To get maximum excitement – I waited to share this interview with you. I really did it because I asked Laney a lot of the same questions I’ll be posing to you tomorrow night, and I didn’t want her answers to skew your interpretations whilst you were still reading. So tonight it Part I and tomorrow morning will be Part II. I had to chop the interview up a little bit so I could ferret out the actual questions, and because of that it doesn’t read so much like a conversation now, but you’ll get the point.
Evanston Public Library: You said you and your husband were fascinated with the idea of the con-man. What was is about that type of person that made you go searching for this story?
Laney Salisbury: I think, for me, it’s always the reveal. You know how someone can be taken along so far and get so committed to this program that the con man is offering that even when all the signs aren’t being given, they still don’t see it. So in a way it’s also sot of this magician’s type trick. It’s the deception that kind of really got me and constantly asking myself, “Would I be fooled?” And I think the answer is “yes” I would’ve been. I was thinking about this today. I was thinking I had sort of one instance in my life where, I wouldn’t say I was conned, but I was in denial. And it wasn’t until I learned the truth that I saw everything in the past get pieced together in an instant and I was like, “Wow.” I didn’t want to see the signs. So it’s kind of those tricks of the mind that we are all capable of playing on ourselves to the point of where it’s damaging. I mean John Drewe, it’s not John Drewe’s fault in a sense, it’s Myatt’s fault that he was conned.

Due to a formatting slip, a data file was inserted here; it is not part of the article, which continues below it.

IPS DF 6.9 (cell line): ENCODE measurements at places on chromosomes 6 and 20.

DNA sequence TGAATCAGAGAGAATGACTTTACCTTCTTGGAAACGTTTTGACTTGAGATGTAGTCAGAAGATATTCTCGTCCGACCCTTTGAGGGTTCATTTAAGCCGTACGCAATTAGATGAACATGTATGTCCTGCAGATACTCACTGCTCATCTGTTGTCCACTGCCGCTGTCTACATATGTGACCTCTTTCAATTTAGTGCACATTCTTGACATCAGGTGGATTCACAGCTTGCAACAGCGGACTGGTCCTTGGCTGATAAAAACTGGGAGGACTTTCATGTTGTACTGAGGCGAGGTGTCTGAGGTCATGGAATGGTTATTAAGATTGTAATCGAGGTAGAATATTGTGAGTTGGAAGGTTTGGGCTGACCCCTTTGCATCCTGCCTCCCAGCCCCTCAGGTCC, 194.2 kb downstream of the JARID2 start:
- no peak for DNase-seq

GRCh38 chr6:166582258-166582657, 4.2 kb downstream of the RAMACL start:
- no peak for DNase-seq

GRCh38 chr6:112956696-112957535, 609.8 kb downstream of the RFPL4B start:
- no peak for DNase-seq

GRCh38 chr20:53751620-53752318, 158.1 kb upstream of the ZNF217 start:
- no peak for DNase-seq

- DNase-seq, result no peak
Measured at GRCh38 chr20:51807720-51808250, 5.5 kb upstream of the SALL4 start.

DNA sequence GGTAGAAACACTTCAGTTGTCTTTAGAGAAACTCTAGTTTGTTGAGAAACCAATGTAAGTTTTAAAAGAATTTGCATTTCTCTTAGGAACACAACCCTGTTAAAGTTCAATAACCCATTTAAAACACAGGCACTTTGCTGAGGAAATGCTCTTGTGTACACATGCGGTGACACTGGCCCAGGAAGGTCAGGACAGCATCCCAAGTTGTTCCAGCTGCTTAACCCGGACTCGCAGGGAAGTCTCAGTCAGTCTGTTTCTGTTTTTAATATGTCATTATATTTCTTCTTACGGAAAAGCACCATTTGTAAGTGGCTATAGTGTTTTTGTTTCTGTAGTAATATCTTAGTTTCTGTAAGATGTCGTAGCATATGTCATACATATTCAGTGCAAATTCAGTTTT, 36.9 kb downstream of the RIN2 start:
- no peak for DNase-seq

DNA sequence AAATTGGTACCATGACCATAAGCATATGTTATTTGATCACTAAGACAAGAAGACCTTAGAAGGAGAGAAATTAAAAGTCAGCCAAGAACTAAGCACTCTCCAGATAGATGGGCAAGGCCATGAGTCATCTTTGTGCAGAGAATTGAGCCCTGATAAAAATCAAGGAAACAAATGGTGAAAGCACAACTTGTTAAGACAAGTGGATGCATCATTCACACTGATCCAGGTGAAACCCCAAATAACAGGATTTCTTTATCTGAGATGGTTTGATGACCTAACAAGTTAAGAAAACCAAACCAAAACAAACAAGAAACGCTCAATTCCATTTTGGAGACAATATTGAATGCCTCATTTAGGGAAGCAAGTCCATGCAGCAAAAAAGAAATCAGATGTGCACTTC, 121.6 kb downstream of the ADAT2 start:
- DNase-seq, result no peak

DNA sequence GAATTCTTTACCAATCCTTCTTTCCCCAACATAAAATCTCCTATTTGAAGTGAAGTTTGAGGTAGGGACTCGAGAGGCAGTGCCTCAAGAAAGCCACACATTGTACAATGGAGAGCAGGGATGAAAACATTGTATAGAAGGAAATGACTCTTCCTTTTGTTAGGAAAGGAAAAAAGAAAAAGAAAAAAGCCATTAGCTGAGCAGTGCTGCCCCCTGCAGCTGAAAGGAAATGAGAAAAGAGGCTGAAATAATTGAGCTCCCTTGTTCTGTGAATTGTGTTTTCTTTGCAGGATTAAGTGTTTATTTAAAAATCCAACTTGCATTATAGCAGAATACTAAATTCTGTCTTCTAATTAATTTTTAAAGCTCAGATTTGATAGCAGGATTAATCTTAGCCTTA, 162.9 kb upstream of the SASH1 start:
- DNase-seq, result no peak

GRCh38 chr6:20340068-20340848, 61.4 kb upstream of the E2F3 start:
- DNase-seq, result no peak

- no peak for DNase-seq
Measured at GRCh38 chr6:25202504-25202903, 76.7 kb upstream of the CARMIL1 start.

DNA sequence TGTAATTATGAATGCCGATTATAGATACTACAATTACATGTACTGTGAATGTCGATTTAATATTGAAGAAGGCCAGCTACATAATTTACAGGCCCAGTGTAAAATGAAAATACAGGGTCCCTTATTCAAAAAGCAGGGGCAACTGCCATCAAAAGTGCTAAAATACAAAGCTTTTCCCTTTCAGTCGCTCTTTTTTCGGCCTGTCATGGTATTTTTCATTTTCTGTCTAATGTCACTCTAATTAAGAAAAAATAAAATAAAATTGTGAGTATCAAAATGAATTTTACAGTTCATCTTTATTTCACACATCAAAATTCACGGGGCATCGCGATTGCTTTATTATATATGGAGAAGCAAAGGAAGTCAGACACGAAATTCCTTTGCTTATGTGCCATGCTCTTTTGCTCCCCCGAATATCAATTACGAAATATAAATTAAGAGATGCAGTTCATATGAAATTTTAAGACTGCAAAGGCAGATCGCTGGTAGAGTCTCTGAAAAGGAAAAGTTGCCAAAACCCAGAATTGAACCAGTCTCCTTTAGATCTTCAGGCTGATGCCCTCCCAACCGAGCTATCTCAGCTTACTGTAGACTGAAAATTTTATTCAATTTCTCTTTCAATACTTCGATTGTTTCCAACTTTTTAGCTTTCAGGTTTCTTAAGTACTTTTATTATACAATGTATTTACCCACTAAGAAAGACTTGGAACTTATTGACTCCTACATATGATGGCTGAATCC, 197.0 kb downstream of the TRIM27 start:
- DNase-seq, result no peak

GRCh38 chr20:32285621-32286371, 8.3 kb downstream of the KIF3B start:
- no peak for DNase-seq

John Drewe got six years originally, but only served two for his art crime and forgery, which I find ridiculous, because he essentially ruined the cultural heritage of not only England, but whoever else bought those paintings and where they are now. Were you surprised by that original sentencing?
Well, I guess because it’s only for nine works, because they couldn’t make the connection for all of them even thought they knew it was much bigger. So in part they had to sentence him based on that. And also people acknowledge that forgery sentencing is pretty light when compared to other crimes. I don’t know if I agree. To me it felt like kind of a light sentence because he earned millions of dollars, but then again, it was just based on the earnings of those nine. And those nine weren’t very much. I think, just for Drewe too, that’s sort of where people got angry at the crime. He wasn’t just forging works, but he was messing around with our understanding of legacies and that’s what’s going to hurt, that’s always going to wreak havoc, so everyone’s art legacy gets diluted and whether we’re talking about art or history. He’s messing around with our perceptions of the past. So that as a philosophy, I would put him in prison for life because it’s the past that guides our future.